# Would magnetic monopoles violate the conservation of energy?

1. Mar 21, 2012

### agent_509

My guess is that they don't since it's thought that they might be possible, but here's why I'm asking this question:

in the magnetic field created by a magnetic dipole, couldn't you place a magnetic monopole into the field (make sure it stays on the set path) and have it circulate continuously? I uploaded a picture, sorry for the crummy drawing, I just threw it together real quick in paint.

Anyways, why wouldn't this work if a monopole existed?

thanks for the help

Edit: sorry just realized this probably shouldn't have gone in classical physics seeing as maxwell's equations predict magnetic monopoles don't exist. At least it's still part of electromagnetism. Sorry.

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2. Mar 21, 2012

### Staff: Mentor

I haven't thought this out fully, but you might try replacing "magnetic monopole" with "electric charge," and "magnetic dipole" with "electric dipole," and considering whether it's possible for the electric charge to circulate continuously.

3. Mar 22, 2012

### agent_509

Except that an electric dipole isn't a true dipole. There isn't a complete circulation. If you placed a positive charge just next to the positive end of the electric dipole, it would follow a path to the negative end of the dipole, but would be stuck there. An electric dipole has a source and sink point, whereas a magnetic dipole has no individual sources for its field.

4. Mar 22, 2012

### espen180

You have to consider not only the work done on the charge, but also by the charge on the circuit, and the induced emf in the circuit, assuming you are using a superconducting circuit as your magnetic dipole.

At least if the charge is strong enough, it should be repelled from the circuit before it enters it, since the increased magnetic flux through the circuit is compensated by an equally strong induced outward flux. Then it might oscillate to and fro one end of the circuit indefinately. I donæt know what might happen if the charge is not strong enough to cause a reversal of the current.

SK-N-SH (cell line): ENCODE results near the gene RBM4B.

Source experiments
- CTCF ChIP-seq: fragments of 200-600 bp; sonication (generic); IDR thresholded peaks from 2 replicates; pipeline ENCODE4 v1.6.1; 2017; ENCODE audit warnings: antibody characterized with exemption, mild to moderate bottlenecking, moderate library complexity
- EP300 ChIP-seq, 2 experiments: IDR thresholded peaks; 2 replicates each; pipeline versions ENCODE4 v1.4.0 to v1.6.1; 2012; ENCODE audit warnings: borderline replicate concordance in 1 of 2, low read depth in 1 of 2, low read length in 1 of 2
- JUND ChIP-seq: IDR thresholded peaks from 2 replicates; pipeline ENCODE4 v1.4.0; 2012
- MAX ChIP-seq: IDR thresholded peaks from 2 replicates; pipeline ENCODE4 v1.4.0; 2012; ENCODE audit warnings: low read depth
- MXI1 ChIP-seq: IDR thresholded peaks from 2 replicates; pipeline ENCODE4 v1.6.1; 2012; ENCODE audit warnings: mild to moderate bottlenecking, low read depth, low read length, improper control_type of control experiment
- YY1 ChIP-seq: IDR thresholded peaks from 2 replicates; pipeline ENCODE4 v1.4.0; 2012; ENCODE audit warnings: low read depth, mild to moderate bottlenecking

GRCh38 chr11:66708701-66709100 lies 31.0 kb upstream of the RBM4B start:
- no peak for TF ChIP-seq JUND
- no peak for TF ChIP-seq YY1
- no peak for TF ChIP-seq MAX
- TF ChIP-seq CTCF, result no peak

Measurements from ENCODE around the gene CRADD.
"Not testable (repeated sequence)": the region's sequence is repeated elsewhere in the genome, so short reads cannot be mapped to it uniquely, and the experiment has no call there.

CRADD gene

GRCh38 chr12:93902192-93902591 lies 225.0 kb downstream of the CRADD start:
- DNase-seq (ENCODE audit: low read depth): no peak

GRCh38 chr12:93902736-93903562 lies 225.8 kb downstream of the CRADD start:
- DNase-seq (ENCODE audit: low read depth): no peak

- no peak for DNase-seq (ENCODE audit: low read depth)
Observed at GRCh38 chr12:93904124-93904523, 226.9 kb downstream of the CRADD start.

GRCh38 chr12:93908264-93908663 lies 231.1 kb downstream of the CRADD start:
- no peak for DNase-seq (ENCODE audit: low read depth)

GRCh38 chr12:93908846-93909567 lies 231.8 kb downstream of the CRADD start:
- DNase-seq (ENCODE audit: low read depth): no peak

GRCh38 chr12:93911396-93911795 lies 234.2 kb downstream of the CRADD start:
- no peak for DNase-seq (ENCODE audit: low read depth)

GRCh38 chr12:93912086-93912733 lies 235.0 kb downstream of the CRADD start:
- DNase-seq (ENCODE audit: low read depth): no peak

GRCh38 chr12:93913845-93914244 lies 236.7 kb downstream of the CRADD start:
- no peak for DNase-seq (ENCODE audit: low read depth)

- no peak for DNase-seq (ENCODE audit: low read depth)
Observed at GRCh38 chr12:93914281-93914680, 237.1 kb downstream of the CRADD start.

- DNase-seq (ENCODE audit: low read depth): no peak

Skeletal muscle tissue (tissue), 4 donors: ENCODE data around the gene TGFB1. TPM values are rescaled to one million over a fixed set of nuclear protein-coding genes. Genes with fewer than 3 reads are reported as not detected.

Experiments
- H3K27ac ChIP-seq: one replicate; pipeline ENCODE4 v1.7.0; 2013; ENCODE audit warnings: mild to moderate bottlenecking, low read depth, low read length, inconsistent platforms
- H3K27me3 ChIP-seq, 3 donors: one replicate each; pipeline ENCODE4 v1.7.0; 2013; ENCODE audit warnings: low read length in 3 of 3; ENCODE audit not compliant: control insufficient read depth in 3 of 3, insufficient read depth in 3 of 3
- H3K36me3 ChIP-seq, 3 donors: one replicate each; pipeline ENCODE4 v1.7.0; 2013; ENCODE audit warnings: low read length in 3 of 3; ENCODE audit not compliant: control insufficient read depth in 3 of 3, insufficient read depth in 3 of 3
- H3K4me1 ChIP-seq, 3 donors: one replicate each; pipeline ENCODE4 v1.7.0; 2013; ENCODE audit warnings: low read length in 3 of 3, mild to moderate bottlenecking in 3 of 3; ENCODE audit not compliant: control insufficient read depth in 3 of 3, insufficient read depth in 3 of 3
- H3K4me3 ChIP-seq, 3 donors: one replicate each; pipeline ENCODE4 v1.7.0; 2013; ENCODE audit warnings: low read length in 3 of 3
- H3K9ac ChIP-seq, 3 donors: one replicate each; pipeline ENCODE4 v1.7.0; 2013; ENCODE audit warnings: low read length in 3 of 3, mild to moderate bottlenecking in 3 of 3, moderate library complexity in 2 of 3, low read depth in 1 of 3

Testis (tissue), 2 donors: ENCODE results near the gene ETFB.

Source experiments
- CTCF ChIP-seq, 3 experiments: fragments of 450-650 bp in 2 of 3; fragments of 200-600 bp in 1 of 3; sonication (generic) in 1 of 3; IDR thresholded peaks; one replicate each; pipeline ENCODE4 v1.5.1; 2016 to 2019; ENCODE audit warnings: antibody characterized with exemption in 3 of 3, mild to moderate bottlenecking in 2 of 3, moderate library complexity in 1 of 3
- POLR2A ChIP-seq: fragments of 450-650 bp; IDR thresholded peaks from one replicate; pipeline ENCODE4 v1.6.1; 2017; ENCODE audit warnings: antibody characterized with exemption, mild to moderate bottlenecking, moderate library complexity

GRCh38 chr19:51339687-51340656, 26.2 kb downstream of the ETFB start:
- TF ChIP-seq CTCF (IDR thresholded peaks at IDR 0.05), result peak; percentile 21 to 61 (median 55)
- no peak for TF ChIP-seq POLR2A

5. Mar 22, 2012

### Dickfore

If magnetic monopoles existed, then we would need to modify Gauss's Law for magnetic fields. Namely, in the presence of MMs, the magnetic flux through a closed Gaussian surface is no longer zero. Mathematically, we have:
$$\oint{\left(\mathbf{B} \cdot \hat{n}\right) \, da} = \mu_0 \, Q_M$$
or, in a differential form:
$$\mathrm{div} \mathbf{B} = \mu_0 \, \rho_m$$
Now the magnetic field is no longer solenoidal (has divergence zero everywhere). It can be proven mathematically that the necessary condition for the existence of closed field lines in a stationary vector field is that the field be solenoidal. Thus, just like electrostatic fields, you no longer have closed magnetic field lines.

6. Mar 22, 2012

### chrisbaird

The picture is more complex than that. Charged particles have mass and therefore inertia. They don't follow field lines because their inertia draws them away. Put another way, a force causes the particle to accelerate and gain speed, which also must be accounted for when figuring out its trajectory in addition to the force at each point.